Passa ai contenuti principali

The English language is a vast restaurant kitchen

posted on:

The English language is a vast restaurant kitchen. New words and phrases are brought in, cooked up, served to customers and thoughtfully chewed. Most are quickly spit out in disgust. But sometimes an offering is tasty enough to add to the menu. collects some of the more popular selections. So take a nibble.

downager: A person who acts younger than his or her age.

meh-sayer: A person who expresses indifference or apathy toward something.

sexsomnia: A sleep disorder in which a person engages in sexual behavior while asleep.

recombobulate: To recover from a state of confusion or disorganization.

jihobbyist: A person who is interested in and sympathetic to the goals of radical Islam, but who is not a member of a radical group.

nutritarian: A person who chooses foods based on their micronutrient content.

auto-eating: Eating without thinking or being hungry.

hurry sickness: A malaise where a person feels chronically short of time, and so tends to perform every task faster and to get flustered when encountering any kind of delay.

e-mail apnea: The unconscious and temporary suspension of regular breathing while checking and reading e-mail.

lucrepath: A person who is pathologically driven to make money.

churnalism: Journalism that churns out articles based on wire stories and press releases, rather than original reporting.

misery lit: A memoir or novel that focuses on extreme personal trauma and abuse.

thumbo: An error made while using the thumbs to type, particularly on a mobile device keypad.

infoganda: A fake or misleading news story designed to further a hidden agenda.


Post popolari in questo blog

Little platoons

There's no reference to Hegel in the Tory manifesto, but there is an allusion to one of the founding fathers of conservative thought, Edmund Burke. The "institutional building blocks of the Big Society", the document reads, "[are] the 'little platoons' of civil society". “Little platoons" is a phrase that occurs in Burke's Reflections on the Revolution in France (1790), the classic expression of conservative scepticism about large-scale attempts to transform society in the image of abstract ideals. The Tories today use it to refer to the local associations that would go to form a "broad culture of responsibility, mutuality and obligation". The problem is that, for Burke, little platoons weren't groups that you volunteer to join; they were the "social subdivisions" into which you are born - the kind of traditionalism you would have thought Cameron's rebranded "progressive" Conservatives would want to avoid. T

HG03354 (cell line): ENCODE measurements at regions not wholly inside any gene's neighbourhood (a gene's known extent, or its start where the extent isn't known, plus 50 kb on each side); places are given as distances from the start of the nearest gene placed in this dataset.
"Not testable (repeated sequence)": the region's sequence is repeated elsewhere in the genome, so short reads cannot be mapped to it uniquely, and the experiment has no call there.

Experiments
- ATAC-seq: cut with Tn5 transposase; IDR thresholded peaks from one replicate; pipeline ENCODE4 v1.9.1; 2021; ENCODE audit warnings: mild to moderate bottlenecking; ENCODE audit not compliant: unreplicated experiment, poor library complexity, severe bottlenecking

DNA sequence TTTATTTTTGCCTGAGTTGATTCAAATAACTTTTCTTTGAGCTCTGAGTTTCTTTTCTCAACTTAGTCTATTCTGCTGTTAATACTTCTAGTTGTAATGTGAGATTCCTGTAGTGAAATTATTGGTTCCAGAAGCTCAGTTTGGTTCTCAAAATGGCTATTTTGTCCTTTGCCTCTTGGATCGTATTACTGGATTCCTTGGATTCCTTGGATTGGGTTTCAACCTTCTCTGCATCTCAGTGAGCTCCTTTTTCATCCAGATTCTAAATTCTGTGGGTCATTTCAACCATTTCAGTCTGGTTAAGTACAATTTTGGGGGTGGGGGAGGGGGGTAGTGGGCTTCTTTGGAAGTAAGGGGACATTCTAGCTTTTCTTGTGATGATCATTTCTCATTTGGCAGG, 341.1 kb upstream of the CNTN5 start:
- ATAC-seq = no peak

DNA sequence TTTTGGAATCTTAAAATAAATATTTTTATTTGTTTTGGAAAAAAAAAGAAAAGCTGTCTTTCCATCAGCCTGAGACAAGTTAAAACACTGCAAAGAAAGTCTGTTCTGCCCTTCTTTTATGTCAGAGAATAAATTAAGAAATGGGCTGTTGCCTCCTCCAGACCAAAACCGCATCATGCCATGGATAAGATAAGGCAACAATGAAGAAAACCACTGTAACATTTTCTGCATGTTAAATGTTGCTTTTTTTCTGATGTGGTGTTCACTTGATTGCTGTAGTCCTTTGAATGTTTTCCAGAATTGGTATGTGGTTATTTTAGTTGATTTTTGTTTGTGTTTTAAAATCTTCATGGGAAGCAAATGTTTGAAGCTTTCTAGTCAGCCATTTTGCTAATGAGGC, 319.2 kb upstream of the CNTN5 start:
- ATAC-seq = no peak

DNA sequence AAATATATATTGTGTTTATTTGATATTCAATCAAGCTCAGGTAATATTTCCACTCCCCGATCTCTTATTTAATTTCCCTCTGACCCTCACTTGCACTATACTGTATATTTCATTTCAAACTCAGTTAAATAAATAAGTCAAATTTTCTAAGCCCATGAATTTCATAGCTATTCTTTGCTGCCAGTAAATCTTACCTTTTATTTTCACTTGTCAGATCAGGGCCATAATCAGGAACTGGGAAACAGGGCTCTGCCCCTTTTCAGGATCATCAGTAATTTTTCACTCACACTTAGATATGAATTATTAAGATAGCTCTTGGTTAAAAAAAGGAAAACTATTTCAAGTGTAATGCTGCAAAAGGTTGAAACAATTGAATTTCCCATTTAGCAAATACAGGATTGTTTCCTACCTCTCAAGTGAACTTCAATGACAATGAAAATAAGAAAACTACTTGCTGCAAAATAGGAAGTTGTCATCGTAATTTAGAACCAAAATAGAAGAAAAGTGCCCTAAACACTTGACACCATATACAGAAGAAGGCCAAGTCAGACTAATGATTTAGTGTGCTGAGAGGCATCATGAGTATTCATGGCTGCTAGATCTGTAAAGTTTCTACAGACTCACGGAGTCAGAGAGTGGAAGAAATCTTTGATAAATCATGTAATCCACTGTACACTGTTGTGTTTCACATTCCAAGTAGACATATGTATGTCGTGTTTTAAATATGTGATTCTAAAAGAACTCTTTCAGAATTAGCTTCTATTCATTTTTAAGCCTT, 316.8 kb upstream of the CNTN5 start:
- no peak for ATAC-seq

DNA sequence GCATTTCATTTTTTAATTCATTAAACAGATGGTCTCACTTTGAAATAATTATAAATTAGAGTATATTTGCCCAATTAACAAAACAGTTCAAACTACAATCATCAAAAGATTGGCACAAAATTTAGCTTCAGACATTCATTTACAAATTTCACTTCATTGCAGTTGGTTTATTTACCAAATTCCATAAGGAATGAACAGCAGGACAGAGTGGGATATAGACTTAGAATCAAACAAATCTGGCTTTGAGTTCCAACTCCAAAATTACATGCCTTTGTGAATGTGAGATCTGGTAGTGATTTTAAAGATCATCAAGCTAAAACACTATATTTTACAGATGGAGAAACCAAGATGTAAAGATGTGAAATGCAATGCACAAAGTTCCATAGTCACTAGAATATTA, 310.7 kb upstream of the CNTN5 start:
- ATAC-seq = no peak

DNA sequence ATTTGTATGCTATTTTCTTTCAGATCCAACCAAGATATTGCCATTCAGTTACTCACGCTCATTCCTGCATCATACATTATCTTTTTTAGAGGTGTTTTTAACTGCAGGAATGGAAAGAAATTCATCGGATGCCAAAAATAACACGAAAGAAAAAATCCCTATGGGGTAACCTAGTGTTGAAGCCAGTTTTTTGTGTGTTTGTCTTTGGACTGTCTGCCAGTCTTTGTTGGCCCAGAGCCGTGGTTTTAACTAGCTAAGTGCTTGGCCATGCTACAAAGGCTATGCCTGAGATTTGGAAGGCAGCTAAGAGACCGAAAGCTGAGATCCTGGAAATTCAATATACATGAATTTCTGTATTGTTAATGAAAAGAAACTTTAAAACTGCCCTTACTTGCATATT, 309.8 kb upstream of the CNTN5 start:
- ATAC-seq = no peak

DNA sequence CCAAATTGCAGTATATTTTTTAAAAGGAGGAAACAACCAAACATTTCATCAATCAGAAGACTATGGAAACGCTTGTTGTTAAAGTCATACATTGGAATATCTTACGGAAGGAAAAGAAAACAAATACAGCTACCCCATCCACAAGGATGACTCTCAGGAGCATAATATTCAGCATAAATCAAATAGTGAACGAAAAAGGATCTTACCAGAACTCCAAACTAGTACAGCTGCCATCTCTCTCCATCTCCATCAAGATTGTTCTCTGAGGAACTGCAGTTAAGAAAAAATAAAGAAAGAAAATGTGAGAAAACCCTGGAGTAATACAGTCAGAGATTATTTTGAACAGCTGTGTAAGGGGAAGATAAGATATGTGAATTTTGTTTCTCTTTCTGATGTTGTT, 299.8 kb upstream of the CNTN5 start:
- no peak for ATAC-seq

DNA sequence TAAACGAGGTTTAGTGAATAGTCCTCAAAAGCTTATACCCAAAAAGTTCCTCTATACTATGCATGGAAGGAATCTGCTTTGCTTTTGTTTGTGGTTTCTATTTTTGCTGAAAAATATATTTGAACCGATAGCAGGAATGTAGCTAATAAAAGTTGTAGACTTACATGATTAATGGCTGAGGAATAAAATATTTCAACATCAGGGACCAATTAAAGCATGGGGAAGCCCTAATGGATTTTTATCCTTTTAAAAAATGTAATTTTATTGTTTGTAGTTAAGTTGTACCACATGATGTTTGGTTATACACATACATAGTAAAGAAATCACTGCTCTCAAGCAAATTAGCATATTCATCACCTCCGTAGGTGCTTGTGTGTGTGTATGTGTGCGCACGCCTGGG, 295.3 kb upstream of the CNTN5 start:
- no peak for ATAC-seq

Microsoft Language Portal

Microsoft Language Portal:  a bi-lingual search portal for finding translations of key Microsoft terms and general IT terminology. It is aimed at international users and partners that need to know our terminology for globalization, localization, authoring and general discovery.  It contains approx. 25,000 defined terms, including English definitions, translated in up to 100 languages as well as the software translations for products like Windows, Office, SQL Server and many more.

Football or soccer, which came first?

With the World Cup underway in Brazil, a lot of people are questioning if we should refer to the "global round-ball game" as "soccer" or "football"? This is visible from the queries of the readers that access my blog. The most visited post ever is indeed “ Differenza tra football e soccer ” and since we are in the World Cup craze I think this topic is worth a post. According to a paper published in May by the University of Michigan and written by the sport economist Stefan Szymanski, "soccer" is a not a semantically bizarre American invention but a British import. Soccer comes from "association football" and the term was used in the UK to distinguish it from rugby football. In countries with other forms of football (USA, Australia) soccer became more generic, basically a synonym for 'football' in the international sense, to distinguish it from their domestic game. If the word "soccer" originated in Eng